Keep going as far back as you can, aim for ten scenes at least. Go as far perhaps as your first memory. Not of the theme, but your actual first memory, the first scene that holds strong, still to this day, in your mind. Imagine that this was where it began.
Make that your first chapter title. And then make chapter titles for the rest.
You now have ten scenes, ten Chapter Titles.
You may want to group the chapters into parts, or acts – Part One, Part Two or Act One, Act Two or Scene One, First Movement – whatever suits your field of study.
You now have a structure for a possible memoir of your question, which you may, or may not write.
Put it to one side.
Write ten words that cover the main themes, concepts, ideas of your research. Put them as headings on separate pieces of paper or pages. Freely associate on each page till you have ten words for each heading. Maybe the same words will appear on different pages. That’s fine, but it’ll be more fun if the hundred words you produce are all different.
Go back to your Chapter Titles. Divide the hundred words among them, let them land where they are most appropriate. Some chapters will have more words than others. Okay so, those chapters will be easier to write. The chapters with less words you’ll have to work harder at.
This is just the organising of thoughts.
Now it’s time to write.
Flick through your Acts/Movements/Parts, Chapter Titles and words. What excites you most? What calls you, right now, in the place where you are in your research? Find the word and write it at the top of a blank page.
Now, the point is not to be abstract. The Chapter Titles are scenes, not concepts. If the word you choose is a concept, then it has to relate to the scene you placed it under. For example, if the word is ‘performativity’, and it is under the Title “The Swimming Pool” then write about performativity through that scene, don’t quote Judith Butler, but use what you know of Butler to make sense of that scene through the concept. Make sense of your experience through the concept. Embed that concept in concrete experience. Make the concept live. Situate yourself with the concept.
Set a timer. 5 minutes is good. 10 minutes better, but harder. 2 minutes is fine also. Whatever it is, do not stop writing, do not pause to think, do not edit, do not stop, just write.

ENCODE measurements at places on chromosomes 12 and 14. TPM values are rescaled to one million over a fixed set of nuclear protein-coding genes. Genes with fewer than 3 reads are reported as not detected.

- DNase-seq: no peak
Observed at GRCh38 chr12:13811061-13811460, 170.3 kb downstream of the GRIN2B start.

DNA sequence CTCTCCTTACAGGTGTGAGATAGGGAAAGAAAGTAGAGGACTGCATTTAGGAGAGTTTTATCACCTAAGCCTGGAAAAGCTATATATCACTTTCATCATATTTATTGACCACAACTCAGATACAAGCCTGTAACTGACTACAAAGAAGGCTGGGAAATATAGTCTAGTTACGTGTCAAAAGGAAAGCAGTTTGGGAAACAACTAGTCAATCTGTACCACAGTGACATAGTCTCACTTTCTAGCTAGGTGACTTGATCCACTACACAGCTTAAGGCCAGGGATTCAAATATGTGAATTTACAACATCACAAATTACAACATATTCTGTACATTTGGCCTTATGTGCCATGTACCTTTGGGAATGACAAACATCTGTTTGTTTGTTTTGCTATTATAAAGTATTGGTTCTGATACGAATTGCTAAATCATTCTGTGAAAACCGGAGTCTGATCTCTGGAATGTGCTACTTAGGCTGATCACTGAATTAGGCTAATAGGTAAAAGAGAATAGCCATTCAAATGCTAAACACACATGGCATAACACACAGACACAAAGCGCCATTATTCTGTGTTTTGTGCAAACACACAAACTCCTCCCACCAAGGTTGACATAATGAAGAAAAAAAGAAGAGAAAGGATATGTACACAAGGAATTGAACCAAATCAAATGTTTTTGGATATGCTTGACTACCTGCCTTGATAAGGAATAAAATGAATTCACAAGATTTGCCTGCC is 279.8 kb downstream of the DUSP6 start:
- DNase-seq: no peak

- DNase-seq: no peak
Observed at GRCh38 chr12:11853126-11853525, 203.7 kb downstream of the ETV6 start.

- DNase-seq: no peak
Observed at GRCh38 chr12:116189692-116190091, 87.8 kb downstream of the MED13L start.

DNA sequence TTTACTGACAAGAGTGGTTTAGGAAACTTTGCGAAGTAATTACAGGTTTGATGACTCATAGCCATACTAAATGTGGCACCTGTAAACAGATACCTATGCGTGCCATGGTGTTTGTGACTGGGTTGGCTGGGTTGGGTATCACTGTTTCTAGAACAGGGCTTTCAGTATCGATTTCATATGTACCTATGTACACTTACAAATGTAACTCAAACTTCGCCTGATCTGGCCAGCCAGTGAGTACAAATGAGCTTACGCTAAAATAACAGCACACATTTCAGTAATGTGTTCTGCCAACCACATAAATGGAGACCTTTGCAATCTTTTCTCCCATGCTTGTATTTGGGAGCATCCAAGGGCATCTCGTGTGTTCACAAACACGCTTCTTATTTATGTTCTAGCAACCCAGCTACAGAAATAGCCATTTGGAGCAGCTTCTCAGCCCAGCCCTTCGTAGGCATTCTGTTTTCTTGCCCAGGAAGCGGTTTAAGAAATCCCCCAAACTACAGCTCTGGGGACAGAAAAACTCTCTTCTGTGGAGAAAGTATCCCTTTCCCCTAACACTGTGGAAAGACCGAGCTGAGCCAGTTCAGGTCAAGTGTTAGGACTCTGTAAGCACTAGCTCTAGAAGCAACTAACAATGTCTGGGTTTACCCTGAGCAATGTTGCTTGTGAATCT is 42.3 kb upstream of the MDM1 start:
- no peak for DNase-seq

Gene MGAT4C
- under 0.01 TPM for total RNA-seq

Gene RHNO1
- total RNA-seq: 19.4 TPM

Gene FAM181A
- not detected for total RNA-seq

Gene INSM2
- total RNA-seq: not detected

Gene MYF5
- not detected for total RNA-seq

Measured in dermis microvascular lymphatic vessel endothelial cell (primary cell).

Put it away. Don’t look at it. For at least a week. The longer the better. Just keep writing the words, filing them away in their Chapter Titles. Make this your practice. Understand it as a process of embedding yourself in the question and its many facets. Treat it as… well… a treat to yourself. It’s a background work to construct a solid ground of how you came to be here doing this research in the first place.
If you make time for this every day or several times a week, you’ll have a writing practice.
You might also find a therapeutic value in these moments when you can forget the demands of a PhD and write with complete permission to explore the dirty shameful joyful affects that may seem at odds with the rigours of academic discourse.
But after a while you may want to return to these writings and start to reference them. ‘Ahh here is Judith Butler, this sentence is indebted to Hegel, that is so Lacan etc…’. That’s another work and another journey and another book. You may find a whole new project in one of the chapters, something beyond your PhD. New projects are always in the process of gestating in your current one.
Your PhD isn’t everything, it’s only a beginning.
John-Paul Zaccarini is a cross-disciplinary performer and director, currently Associate Professor in Circus at Stockholm University of the Arts. In the 90’s he produced queer anarchist performance with his company Angels of Disorder, curated visual and performance art in his gallery Studio 29, Vyner Street and worked with circus internationally. In the 00’s he toured the award-winning solo show Throat to critical acclaim and was co-Artistic Director of Company F/Z creating physical theatre.